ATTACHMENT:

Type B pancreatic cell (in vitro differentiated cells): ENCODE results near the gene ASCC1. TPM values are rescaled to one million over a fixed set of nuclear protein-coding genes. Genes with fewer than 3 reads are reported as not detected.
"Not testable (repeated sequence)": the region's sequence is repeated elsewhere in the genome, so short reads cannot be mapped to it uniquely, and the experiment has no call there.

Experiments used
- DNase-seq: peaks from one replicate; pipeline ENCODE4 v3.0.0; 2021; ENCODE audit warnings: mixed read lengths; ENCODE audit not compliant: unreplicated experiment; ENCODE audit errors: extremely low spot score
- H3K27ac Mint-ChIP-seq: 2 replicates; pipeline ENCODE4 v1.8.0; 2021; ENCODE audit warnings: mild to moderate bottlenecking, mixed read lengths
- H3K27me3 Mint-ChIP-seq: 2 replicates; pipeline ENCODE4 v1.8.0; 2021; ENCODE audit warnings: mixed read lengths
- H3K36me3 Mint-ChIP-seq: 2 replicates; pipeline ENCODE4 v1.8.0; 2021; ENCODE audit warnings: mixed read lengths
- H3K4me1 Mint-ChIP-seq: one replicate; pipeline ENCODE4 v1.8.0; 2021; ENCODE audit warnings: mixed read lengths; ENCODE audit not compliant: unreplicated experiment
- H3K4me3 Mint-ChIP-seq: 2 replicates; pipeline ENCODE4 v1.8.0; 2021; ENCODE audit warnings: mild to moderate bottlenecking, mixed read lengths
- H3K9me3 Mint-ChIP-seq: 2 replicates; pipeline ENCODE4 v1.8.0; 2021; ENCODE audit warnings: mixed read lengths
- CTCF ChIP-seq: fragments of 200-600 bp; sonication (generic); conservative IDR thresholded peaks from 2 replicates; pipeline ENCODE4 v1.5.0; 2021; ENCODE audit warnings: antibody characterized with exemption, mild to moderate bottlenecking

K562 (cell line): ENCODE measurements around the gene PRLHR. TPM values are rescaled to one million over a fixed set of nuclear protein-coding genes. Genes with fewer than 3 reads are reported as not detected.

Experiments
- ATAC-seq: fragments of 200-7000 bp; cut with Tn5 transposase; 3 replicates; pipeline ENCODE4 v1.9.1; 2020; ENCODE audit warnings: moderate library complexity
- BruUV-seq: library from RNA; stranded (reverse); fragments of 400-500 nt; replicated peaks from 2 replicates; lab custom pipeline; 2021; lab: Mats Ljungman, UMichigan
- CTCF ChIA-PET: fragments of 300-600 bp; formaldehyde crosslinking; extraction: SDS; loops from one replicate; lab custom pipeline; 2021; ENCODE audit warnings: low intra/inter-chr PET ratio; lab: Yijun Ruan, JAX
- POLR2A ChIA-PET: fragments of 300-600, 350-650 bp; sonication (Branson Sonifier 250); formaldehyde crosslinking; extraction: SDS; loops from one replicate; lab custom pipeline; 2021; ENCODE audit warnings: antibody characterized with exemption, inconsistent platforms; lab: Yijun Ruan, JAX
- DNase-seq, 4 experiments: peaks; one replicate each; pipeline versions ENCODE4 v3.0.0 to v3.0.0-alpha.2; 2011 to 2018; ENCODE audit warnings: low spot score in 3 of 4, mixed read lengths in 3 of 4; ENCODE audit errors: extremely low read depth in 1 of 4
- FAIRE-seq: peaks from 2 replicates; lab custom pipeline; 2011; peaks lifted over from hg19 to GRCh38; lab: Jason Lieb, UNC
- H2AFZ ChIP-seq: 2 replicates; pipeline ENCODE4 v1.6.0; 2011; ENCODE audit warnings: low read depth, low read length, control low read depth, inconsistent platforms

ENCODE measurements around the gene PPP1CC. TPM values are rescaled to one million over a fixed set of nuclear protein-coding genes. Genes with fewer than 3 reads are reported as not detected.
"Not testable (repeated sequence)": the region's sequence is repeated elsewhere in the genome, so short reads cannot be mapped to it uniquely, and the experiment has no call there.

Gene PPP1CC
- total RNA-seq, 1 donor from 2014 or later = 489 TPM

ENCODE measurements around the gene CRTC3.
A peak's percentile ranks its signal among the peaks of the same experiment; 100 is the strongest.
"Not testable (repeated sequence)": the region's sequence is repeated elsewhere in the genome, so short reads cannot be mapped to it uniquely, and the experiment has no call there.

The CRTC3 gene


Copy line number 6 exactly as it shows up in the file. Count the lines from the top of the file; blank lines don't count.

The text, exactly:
- H3K27me3 Mint-ChIP-seq: 2 replicates; pipeline ENCODE4 v1.8.0; 2021; ENCODE audit warnings: mixed read lengths